I am a little tired of not having my own space to return to. I might be spoiled for ever living with anyone long-term ever again. I just want to wake up in a space where no one intrudes without invitation, regardless of how much I might love the intruder. That means some kind of place of my own, even if just for six months or whatever. But while I am looking forward to not being a ping-pong ball, I did still want something new.

So I’m going to Seattle in two weeks. West Coast feels like home, Seattle is on the water and near the ocean and has very little winter.  I have a friend there who’ll let me crash while I find work and I can take the train back to Montana for Christmas. And if it all tumbles down around me, both Portland and Montana are close enough to crawl back to and lick my wounds.

So here I am in South Carolina, sitting in a new place with not-new people, headed down a well-traveled road with a new adventure at the end of it. At least, what in my head seems like a new adventure. I’m looking forward to it.


On Forgiveness

Hungry Horse resevoir, Flathead river, Montana, Rocky MountainsI’ve forgiven a lot of people for a lot of things. I’ve forgiven shitty ex-boyfriends for how they treated me, and myself for putting up with it. I’ve forgiven my parents for letting me down in really important ways. Mean comments, big and small lies, money borrowed and never paid back, unkindness galore. I thought I was pretty good at it, here in these later years of my life. But there’s this one friend I used to have.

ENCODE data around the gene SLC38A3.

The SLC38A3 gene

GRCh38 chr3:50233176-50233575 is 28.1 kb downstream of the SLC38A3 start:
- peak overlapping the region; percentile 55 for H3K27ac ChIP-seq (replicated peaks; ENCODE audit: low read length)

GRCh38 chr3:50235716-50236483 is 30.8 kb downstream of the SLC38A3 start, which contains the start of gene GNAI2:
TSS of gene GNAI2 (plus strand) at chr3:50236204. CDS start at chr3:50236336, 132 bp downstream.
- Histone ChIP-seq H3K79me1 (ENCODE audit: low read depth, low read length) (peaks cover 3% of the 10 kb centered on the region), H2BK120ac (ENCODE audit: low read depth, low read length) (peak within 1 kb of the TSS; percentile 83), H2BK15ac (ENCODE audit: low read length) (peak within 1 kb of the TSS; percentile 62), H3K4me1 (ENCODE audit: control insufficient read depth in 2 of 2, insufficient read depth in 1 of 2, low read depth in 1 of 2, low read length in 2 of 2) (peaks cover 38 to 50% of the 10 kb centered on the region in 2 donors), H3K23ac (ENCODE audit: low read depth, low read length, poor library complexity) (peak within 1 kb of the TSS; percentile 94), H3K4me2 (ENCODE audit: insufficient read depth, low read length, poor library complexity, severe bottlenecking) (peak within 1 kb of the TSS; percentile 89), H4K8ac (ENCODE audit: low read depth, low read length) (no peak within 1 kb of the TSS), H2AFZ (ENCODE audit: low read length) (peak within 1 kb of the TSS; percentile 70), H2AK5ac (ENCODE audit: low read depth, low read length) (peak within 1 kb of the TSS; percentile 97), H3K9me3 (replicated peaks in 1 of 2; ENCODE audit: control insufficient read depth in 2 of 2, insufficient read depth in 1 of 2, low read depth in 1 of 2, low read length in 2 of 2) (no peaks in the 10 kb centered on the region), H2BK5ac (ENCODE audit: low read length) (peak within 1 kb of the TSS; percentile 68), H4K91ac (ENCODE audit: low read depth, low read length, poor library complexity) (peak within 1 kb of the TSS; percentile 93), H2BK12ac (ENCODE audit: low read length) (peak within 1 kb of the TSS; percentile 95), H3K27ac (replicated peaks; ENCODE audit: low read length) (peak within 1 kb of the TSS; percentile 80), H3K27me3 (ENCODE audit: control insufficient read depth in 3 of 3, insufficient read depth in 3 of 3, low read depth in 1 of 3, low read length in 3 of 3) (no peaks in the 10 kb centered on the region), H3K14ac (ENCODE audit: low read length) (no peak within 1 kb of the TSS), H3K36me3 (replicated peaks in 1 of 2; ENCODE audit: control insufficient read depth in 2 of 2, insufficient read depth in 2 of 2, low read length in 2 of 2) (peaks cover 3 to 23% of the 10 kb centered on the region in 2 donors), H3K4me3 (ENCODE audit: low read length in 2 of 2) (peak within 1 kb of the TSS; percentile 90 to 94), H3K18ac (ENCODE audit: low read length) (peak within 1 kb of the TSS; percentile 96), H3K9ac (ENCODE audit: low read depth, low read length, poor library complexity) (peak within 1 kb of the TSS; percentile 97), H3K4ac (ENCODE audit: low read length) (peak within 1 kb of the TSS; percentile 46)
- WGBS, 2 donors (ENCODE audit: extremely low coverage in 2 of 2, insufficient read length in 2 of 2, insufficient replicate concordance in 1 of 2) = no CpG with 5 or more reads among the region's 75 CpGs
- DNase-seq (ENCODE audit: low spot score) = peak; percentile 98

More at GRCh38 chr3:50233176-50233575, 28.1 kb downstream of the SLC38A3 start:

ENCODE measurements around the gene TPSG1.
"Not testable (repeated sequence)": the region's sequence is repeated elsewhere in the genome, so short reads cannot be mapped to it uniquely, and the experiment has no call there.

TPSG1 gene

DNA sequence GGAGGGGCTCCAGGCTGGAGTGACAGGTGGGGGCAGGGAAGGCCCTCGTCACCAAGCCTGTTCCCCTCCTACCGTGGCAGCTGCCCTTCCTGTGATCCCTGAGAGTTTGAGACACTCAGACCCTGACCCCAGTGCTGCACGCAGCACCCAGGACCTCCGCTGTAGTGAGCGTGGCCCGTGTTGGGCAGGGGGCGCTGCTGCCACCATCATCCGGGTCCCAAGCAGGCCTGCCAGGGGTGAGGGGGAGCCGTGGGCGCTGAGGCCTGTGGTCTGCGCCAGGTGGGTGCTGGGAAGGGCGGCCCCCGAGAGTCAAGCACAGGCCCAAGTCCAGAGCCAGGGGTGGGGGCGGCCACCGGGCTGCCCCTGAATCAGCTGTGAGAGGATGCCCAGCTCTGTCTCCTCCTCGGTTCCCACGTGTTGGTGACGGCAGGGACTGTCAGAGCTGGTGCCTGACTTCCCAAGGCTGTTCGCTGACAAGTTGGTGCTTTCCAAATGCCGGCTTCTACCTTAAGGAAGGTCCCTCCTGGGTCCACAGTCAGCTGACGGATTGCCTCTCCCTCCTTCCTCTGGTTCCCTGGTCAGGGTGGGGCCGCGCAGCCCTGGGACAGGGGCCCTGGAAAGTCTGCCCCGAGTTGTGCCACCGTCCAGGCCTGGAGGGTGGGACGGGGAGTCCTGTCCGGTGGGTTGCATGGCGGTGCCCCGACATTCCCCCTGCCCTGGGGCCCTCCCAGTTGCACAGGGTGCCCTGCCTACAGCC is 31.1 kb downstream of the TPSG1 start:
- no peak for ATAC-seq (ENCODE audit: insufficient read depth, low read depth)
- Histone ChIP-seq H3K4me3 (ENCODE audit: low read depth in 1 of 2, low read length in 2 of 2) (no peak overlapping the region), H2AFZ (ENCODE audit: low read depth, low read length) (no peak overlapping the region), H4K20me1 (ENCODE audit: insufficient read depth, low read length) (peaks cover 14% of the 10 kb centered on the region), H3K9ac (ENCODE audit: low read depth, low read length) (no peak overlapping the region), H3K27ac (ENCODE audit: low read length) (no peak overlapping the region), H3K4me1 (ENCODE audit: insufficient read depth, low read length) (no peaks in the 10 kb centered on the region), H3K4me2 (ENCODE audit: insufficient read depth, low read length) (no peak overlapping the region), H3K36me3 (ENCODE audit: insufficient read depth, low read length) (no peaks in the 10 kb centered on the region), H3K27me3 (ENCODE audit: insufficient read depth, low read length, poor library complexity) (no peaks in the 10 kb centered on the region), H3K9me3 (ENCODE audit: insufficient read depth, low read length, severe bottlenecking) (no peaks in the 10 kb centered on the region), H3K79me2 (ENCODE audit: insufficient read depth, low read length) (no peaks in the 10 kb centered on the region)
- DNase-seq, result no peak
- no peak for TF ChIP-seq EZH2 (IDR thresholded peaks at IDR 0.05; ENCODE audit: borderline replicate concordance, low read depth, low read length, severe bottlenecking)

In a life of mostly good things and happiness, this is probably the most hurtful thing I experienced – which I acknowledge makes me a pretty lucky bitch, no question. But pain is not measured on a relative scale. Pain is pain, and this one was/is the worst one I can remember. Or at least the one that has refused to go away, while others have faded to something else – regret or remorse or just sadness.

I used to have this friend. One of my closest, in a life where I have a lot of true friends, but not that many people I am so open with. A life where I keep friends for a long time and am still friends with most of my ex-boyfriends.

I’m not sure what made this one worse then everything else. I have experienced outright rejection before, but never from someone so close and so trusted. I’ve had people lie about me before, but not so painfully or for such an unnecessary and ineffectual reason. I’ve had people break trust with me before, but never so cavalierly and without provocation. I’ve lost people before, but never so unexpectedly or deliberately.

I don’t know why this one has stuck with me for so long. Well, that’s not really true. I know why, but I don’t know why it took me so long to do something about it.